Food and beverage manufacturing plants are the global food industry’s giants, transforming basic agricultural supplies into mass-market goods all over the world. Meat alone accounted for roughly 24% of all food and beverage shipments in the United States in 2019.
Last year’s cyber attack on JBS, one of the world’s largest meat processors, had such an impact. It supplies nearly one-fifth of the meat consumed in the US and Canada and many retailers experienced shortages as the company worked to recover. Closing one plant down has a direct impact on a much wider population.
Food is being increasingly computerized from farm to fork, owing to a growing worldwide population. Food processing and delivery will grow increasingly reliant on technology, from the use of smart devices to monitor and automate crop and animal activities to the introduction of vertical farms.
Food security is becoming more susceptible as a result of this digital transition. Computers are frequently used in food-production facilities to monitor storage temperatures, and many of these systems use antiquated software and operating systems. If they are tampered with, the whole food supply in a warehouse would become unsafe to eat.
The rapid digital transformation of many food industries during the pandemic has resulted in the convergence of IT and operational technology (OT) networks, which has increased the danger. Data centres and on-premises systems are no longer enough; cloud-computing networks and the edge must also be protected.
The food business can defend itself in a number of ways. To begin, many legacy systems must be updated to meet modern security standards. Outdated OT is particularly vulnerable, as it was built without security in mind and is frequently incompatible with today’s software and security solutions. If these are compromised, they can result in substantial operational failures and even entire shutdowns.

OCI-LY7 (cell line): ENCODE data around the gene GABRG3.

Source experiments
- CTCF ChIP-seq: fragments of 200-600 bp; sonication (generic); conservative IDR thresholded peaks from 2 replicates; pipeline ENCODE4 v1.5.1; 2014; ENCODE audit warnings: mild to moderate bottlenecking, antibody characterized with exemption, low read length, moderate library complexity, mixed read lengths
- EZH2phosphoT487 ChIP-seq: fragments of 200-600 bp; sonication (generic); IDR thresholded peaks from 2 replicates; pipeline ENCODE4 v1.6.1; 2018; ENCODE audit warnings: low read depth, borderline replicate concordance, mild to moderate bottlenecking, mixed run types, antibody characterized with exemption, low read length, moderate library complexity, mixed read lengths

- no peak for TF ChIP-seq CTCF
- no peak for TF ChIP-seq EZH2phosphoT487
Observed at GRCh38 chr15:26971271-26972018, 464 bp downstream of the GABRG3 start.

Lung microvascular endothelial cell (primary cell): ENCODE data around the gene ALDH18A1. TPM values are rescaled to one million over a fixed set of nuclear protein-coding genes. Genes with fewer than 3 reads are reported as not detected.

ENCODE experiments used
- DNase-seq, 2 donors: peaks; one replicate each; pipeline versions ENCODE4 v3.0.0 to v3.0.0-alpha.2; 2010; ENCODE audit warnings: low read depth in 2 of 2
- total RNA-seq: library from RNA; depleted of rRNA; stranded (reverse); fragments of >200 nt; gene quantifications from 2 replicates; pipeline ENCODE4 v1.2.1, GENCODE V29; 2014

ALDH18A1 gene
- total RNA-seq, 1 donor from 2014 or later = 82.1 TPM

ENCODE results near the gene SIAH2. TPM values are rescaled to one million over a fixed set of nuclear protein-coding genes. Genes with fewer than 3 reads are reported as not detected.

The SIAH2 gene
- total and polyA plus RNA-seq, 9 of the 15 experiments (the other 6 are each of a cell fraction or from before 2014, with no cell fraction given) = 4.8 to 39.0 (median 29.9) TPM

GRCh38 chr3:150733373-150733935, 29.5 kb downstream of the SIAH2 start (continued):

Second, the industry must identify vulnerabilities and apply patches as needed. The biggest worries for most organizations, regardless of sector, are ransomware, advanced persistent threats, supply-chain assaults, targeted phishing, and risks to OT and Internet of Things settings. With legacy, signature-based security, attacks on the supply chain – which account for the majority of those in the food business – are practically impossible to detect. Malicious software can be packaged as legitimate and supplied directly into the centre of the organization, evading detection by rules-based procedures.
Third, in order to address risks, businesses will increasingly have to rely on technology rather than humans. Artificial intelligence, for example, which can function at machine speed and take autonomous action, will be required to identify threats and react quickly to stop a breach.
Finally, in order to collaborate and avoid these attacks, the food industry will need to strengthen information sharing across state lines and international borders.
Cyber threats on the food industry will only grow in 2022. We will see food scarcity, higher pricing, and the potential selling of poisoned food if the business does not address its cyber problem. Organizations will realize that they must keep up with and respond to threats in real-time, rather than waiting until it is too late to respond to breaches.
Does your manufacturing plant need help with cybersecurity? Our IT engineers are ready to help you and well-versed in the technology and industry that surrounds it. Schedule your Complimentary Business Systems Assessment today!